The Information Commissioner’s Office (ICO) intention to fine British Airways £183 million for personal data breaches of its customers will be of enormous concern to those that are in charge of cyber security. Even before the dust had settled on the British Airways story, the news came that the ICO had also issued a similar notice of its intention to fine Marriot International more than £99 million for personal data breaches.
More than an inconvenience
In the British Airways case, personal details of 500,000 customers were harvested when they were diverted to a fake website. The leaked details included; log in information, payment card details, travel booking details and names. While British Airways maintains that its customers suffered no actual losses resulting from the data breach, the clear message from the ICO is that negligent loss of personal data is punishable with or without financial loss to the data subjects. ICO’s Commissioner Elizabeth Denham stated;
“People’s personal data is just that – personal. When an organisation fails to protect it from loss, damage or theft, it is more than an inconvenience. That’s why the law is clear – when you are entrusted with personal data you must look after it. Those that don’t, will face scrutiny from my office to check that they have taken appropriate steps to protect fundamental privacy rights.”
The British Airways £183 million intended fine represents 1.5% of its worldwide annual turnover for the year (2017). It is the biggest intended fine to date that has been issued by the ICO and dwarfs the £500,000 fine that the ICO handed to Facebook in 2017, for its role in the Cambridge Analytica scandal. Obviously, the British Airways intended fine has been issued under the new GDPR regime in which fines for data breaches could be as high as 4% of annual global turnover. A 4% charge on its annual global turnover would have seen British Airways paying a fine of over £500 million.
Other than administrative fines, the ICO also has other enforcement options, which it can use depending on the magnitude of the personal data breach. These include, but not limited to; issuing warnings and reprimands, ordering compliance or rectification, temporary bans on processing, suspension of data flows to third countries and others.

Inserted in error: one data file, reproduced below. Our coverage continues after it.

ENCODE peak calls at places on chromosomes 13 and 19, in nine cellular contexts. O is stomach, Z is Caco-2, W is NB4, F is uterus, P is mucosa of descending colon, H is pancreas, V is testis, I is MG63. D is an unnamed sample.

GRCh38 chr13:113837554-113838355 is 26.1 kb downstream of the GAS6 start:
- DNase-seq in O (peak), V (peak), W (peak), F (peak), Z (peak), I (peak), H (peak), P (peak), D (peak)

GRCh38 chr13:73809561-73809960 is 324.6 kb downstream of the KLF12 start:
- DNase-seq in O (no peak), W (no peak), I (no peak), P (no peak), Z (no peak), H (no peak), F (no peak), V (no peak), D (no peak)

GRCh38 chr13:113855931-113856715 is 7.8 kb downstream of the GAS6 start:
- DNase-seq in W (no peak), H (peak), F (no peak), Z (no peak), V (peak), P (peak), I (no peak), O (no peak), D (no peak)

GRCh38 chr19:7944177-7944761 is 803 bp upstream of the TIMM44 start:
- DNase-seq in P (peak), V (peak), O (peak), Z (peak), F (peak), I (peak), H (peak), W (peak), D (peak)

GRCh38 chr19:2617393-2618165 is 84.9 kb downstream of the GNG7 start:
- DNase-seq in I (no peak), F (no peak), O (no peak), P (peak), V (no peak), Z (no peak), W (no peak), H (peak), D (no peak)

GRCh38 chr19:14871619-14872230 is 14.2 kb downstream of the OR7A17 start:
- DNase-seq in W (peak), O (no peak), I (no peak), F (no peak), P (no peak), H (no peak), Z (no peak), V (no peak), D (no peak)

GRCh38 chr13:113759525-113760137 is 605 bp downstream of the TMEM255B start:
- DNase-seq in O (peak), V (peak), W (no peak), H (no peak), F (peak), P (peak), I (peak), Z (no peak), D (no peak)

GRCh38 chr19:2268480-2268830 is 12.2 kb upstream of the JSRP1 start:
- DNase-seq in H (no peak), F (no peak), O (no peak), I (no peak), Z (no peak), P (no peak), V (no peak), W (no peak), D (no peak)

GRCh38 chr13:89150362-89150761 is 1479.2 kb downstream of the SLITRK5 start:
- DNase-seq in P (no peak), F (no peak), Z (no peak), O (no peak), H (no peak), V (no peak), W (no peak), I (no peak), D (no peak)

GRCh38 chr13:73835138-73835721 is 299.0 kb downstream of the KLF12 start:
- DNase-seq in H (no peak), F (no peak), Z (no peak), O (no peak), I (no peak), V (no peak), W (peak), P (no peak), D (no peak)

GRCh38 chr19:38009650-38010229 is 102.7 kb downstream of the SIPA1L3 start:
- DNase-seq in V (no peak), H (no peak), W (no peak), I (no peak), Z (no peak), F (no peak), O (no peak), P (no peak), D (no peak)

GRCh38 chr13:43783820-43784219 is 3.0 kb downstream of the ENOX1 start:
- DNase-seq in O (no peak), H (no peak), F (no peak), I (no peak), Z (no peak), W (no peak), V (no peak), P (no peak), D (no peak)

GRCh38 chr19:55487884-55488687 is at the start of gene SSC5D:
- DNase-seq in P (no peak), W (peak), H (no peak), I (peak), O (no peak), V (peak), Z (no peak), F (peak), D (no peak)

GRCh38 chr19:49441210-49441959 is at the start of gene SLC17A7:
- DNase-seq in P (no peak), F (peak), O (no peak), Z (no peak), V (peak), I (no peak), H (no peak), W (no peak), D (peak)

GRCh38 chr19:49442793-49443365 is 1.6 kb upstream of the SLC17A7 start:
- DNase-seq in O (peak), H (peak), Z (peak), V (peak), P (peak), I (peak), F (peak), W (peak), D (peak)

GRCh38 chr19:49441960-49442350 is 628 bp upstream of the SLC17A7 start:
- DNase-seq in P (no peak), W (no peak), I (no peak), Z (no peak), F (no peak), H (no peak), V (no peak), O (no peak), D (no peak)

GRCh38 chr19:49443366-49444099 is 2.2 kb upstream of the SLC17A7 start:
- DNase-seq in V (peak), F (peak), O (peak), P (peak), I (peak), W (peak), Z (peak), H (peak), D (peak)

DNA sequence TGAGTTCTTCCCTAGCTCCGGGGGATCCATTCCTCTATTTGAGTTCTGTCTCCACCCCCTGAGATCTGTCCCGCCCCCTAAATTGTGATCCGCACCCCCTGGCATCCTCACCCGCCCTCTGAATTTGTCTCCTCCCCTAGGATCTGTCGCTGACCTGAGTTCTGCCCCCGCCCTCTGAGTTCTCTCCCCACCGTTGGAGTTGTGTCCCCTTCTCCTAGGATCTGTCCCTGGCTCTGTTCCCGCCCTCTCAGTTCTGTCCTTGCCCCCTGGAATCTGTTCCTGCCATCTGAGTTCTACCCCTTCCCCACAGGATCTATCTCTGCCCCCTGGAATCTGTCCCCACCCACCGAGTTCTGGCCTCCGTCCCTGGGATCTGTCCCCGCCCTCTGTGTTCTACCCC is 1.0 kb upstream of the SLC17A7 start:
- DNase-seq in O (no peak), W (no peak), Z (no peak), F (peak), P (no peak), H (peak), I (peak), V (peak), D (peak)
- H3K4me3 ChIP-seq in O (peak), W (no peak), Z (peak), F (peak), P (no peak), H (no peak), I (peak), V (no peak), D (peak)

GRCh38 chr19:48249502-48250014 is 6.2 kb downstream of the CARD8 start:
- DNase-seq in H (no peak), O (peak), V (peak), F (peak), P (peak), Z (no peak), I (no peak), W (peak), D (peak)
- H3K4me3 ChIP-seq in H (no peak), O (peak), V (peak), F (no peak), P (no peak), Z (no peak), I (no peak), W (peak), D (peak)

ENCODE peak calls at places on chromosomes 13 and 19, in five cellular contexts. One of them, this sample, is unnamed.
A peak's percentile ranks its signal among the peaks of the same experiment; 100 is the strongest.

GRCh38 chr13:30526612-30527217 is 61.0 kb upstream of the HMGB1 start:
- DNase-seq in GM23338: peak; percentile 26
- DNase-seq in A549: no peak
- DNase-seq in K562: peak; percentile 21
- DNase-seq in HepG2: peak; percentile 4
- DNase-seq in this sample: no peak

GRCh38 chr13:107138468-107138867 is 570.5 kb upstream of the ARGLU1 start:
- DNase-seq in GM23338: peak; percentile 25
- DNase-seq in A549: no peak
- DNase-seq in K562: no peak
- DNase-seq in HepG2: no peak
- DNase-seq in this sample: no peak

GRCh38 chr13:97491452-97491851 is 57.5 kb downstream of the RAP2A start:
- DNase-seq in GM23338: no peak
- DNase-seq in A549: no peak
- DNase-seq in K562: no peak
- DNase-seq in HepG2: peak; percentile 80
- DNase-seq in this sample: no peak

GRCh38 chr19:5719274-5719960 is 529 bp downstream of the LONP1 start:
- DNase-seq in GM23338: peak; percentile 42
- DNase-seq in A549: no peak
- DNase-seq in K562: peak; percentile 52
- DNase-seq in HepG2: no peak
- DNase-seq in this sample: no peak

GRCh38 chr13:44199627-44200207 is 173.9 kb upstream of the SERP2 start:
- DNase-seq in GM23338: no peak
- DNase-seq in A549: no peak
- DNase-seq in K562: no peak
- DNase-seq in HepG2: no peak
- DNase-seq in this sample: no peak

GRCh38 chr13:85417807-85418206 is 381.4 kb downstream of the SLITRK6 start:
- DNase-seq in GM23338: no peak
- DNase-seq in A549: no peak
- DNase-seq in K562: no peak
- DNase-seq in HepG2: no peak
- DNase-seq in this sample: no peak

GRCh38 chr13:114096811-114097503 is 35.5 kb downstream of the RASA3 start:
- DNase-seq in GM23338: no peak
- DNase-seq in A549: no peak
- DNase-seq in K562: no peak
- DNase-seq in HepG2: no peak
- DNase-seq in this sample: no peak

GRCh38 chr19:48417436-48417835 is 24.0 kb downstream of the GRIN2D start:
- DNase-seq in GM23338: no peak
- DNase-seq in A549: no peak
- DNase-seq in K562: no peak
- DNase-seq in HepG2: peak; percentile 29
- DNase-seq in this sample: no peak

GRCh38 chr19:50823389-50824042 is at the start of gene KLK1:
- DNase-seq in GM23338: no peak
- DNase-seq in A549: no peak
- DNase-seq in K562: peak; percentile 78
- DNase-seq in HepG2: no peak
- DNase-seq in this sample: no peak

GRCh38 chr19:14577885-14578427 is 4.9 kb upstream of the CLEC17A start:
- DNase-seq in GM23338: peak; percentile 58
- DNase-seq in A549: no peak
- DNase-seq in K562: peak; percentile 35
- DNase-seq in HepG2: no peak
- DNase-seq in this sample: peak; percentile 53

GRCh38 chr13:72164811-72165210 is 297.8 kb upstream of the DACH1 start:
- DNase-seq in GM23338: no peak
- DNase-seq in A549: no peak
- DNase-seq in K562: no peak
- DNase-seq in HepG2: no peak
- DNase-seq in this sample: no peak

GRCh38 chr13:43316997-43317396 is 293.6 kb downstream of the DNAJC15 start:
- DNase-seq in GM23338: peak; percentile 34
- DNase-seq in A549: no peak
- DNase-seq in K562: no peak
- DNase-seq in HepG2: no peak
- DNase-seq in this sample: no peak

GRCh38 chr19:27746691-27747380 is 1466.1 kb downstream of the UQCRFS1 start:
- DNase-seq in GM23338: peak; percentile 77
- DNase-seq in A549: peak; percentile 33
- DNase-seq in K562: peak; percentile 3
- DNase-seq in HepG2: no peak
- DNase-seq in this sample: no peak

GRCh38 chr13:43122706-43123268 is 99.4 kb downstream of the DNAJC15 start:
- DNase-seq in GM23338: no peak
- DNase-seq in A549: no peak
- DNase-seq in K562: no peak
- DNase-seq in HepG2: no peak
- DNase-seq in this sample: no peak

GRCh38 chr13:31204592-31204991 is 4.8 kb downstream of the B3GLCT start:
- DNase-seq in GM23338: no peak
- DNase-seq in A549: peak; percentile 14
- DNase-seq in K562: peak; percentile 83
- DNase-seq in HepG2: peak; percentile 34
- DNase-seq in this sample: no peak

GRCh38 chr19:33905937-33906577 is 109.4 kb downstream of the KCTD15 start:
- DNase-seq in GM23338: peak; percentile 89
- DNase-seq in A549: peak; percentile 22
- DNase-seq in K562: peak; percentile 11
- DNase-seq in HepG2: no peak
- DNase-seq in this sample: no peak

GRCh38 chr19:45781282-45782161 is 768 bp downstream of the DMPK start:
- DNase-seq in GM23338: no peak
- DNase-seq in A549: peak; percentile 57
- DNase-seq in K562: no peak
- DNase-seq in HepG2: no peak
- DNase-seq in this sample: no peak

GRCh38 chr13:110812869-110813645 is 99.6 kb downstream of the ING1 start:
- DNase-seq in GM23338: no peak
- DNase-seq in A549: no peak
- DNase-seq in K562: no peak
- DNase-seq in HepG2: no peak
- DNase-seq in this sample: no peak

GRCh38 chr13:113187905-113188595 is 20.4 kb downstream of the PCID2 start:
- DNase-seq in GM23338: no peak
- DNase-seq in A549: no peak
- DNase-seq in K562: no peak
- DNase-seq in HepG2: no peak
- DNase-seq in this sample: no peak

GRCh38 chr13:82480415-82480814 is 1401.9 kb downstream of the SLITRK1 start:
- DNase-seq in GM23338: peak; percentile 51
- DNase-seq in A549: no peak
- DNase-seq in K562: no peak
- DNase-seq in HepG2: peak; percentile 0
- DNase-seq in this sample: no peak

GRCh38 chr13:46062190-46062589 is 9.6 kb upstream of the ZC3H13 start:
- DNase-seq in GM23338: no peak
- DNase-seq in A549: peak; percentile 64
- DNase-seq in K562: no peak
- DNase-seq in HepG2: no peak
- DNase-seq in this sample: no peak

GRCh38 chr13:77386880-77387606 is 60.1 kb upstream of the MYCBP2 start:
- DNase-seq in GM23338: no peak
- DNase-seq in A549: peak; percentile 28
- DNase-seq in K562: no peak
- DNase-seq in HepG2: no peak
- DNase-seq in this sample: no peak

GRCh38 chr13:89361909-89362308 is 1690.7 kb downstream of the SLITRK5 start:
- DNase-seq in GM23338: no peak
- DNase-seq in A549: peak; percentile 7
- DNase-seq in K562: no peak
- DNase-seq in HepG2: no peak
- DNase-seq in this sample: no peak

No time to despair
As the GDPR begins to bite, organisations cannot afford to sit back. The best way forward is to prioritise the protection of personal data and information security in general as a corporate governance matter. Again, in the words of Commissioner Elizabeth Denham; “Personal data has a real value, so organisations have a legal duty to ensure its security, just like they would do with any other asset…”
Some of the necessary practical steps in achieving an effective security and privacy program include;
- Developing comprehensive data protection policies.
- Assigning a sufficient budget and manpower to the protection of personal data and information security.
- Having in place a personal data inventory detailing the personal data collected, the purpose and method of its collection, and how it is stored.
- Carrying out data processing impact assessments (DPIA) to determine the high-risk processing activities to business and the data subjects.
- Reviewing the manner in which consent is obtained to ensure it complies with the requirements of the GDPR.
- Reviewing privacy notices on websites to ensure that they provide sufficient information on the purpose of the processing, the legal basis for the collection of personal data and the rights of data subjects.
- Training staff about GDPR requirements and basic IT security.
- Putting in place sufficient security, operational and technological measures to minimize the possibility of personal data breaches.
- Reviewing supplier and procurement arrangements to ensure that they comply with the processor requirements of the GDPR.
- Having technological and operational measures that ensure that personal breaches data are expeditiously detected, reported and investigated. As shown by the British Airways and Marriot International experiences; transparency and full co-operation with the regulator during investigations in case of a personal data breach, is a mitigating factor.
The key to achieving all of this is to have in place a DPO function that is experienced, highly skilled, independent and fully dedicated to the protection of personal data. This is critical to protecting reputation and building trust for any organisation.